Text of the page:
Sheri Graner Ray ’97 grew up in the Rio Grande Valley town of McAllen, where there were no game stores or comic book shops and only a couple of small computer stores. As a child, she played imagination and role-playing games with friends. In the early 1980s, she led a group in Austin that regularly played Dungeons and Dragons (D&D).
And that’s when she fell into the computer gaming industry. A newer member of her D&D group noticed that Ray was exceptional at writing rule sets and game scenarios and suggested she would be a great fit at the company where he worked. She applied and, within a month, was hired as a game designer for Origin Systems.
“After the first three or four months, I thought, ‘This isn’t going to last. They’re not going to keep paying me to do this,’” Ray says. But 30 years later, after having worked for some of the biggest gaming companies in the industry, she’s still going strong. “It’s been a pretty fun ride, and it just keeps going.”
As a designer, she decides how the fictional world within the game works. She builds the rule sets and designs the story, characters and plot line. “I’m somewhere between a choreographer, a script writer and a director,” she says.
Ray earned her English and Creative Writing degree from St. Edward’s during her time at Origin Systems. She has gone on to create training games for the U.S. Department of Defense that increased participants’ skill retention by 22% over traditional training methods. She has designed the software experience behind a couple of rides for major theme parks. She has contributed to a multitude of games for computers, multiplayer gaming systems and mobile devices. Some of the most recognizable titles include Ultima (one of the games that established the computer role-playing game genre), Star Wars Galaxies (the first massively multiplayer Star Wars online role-playing game) and Nancy Drew (one of the early games targeted to girls).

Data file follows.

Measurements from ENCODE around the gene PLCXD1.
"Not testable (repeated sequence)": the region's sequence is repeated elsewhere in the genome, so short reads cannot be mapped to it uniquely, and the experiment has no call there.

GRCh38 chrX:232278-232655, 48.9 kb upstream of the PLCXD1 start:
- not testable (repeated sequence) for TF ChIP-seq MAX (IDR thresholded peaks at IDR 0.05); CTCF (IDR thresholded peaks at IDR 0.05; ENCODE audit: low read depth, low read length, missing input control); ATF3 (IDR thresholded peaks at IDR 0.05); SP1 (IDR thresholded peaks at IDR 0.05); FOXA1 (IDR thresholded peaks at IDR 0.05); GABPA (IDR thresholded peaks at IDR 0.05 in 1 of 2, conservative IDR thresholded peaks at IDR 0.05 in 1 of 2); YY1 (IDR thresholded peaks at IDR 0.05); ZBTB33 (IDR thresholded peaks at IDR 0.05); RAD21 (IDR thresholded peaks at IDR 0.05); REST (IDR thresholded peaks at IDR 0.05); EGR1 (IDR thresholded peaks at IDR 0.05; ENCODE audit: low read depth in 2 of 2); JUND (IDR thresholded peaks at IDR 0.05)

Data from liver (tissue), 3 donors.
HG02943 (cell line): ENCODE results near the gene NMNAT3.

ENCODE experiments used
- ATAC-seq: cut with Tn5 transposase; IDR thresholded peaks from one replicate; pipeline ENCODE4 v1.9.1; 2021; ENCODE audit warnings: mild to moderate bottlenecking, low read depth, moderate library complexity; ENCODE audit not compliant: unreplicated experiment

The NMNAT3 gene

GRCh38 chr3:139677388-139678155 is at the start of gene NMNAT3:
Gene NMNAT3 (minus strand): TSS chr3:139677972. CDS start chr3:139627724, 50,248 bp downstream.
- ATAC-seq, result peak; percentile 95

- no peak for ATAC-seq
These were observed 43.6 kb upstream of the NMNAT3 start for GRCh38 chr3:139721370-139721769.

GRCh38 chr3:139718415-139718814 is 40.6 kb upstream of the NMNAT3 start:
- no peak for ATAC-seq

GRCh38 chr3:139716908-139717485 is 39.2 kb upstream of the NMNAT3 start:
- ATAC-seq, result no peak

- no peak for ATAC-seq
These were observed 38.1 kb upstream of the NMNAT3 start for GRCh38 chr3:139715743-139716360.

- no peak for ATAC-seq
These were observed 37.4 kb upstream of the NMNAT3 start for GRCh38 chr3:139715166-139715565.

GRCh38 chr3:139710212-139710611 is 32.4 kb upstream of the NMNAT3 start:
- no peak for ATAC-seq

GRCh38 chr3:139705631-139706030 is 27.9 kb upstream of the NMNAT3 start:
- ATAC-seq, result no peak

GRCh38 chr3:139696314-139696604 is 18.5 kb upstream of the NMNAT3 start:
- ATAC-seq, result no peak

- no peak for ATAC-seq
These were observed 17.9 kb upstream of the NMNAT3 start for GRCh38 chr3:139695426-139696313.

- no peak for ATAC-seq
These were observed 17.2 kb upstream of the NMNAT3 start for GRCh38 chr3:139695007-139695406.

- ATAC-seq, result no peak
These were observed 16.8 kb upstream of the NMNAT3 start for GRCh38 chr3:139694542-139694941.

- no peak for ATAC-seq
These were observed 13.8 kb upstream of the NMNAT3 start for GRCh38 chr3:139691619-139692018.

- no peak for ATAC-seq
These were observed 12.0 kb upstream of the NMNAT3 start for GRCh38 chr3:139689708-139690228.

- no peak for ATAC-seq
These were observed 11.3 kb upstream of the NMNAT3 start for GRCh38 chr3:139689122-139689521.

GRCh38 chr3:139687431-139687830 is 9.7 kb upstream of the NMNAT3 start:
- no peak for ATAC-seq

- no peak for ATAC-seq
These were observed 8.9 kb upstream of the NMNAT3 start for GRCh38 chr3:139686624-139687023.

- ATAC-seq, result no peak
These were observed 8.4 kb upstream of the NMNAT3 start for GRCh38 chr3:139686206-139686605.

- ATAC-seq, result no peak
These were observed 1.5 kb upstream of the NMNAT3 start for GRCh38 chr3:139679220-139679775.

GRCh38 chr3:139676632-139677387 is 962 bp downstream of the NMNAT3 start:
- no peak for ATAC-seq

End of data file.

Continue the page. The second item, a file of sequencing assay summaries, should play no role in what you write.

Ray has seen many changes over the years — including the role of women in gaming. Back when she started out, the prevailing mentality in the gaming industry was that women didn’t play games. Today, women represent a significant share of the market. “I want to give women a space at the table,” she says. “When there are just a few women at a company, their voices get trivialized. When we join together, now we’ve got some weight to our voice.”
1. Worked for leading video game companies like Origin Systems, Sony Online Entertainment, HeR Interactive and Schell Games. She’s now a senior game designer for Maxis, a division of Electronic Arts, which produces the Sims games.
By Lisa Thiegs
2. Won the prestigious International Game Developers Association Community Contribution Award in 2005.
3. Founded Women in Games International, a professional trade organization that helps give women a voice in the industry.
4. Named one of the 100 most influential women in the video game industry in 2004 by The Hollywood Reporter.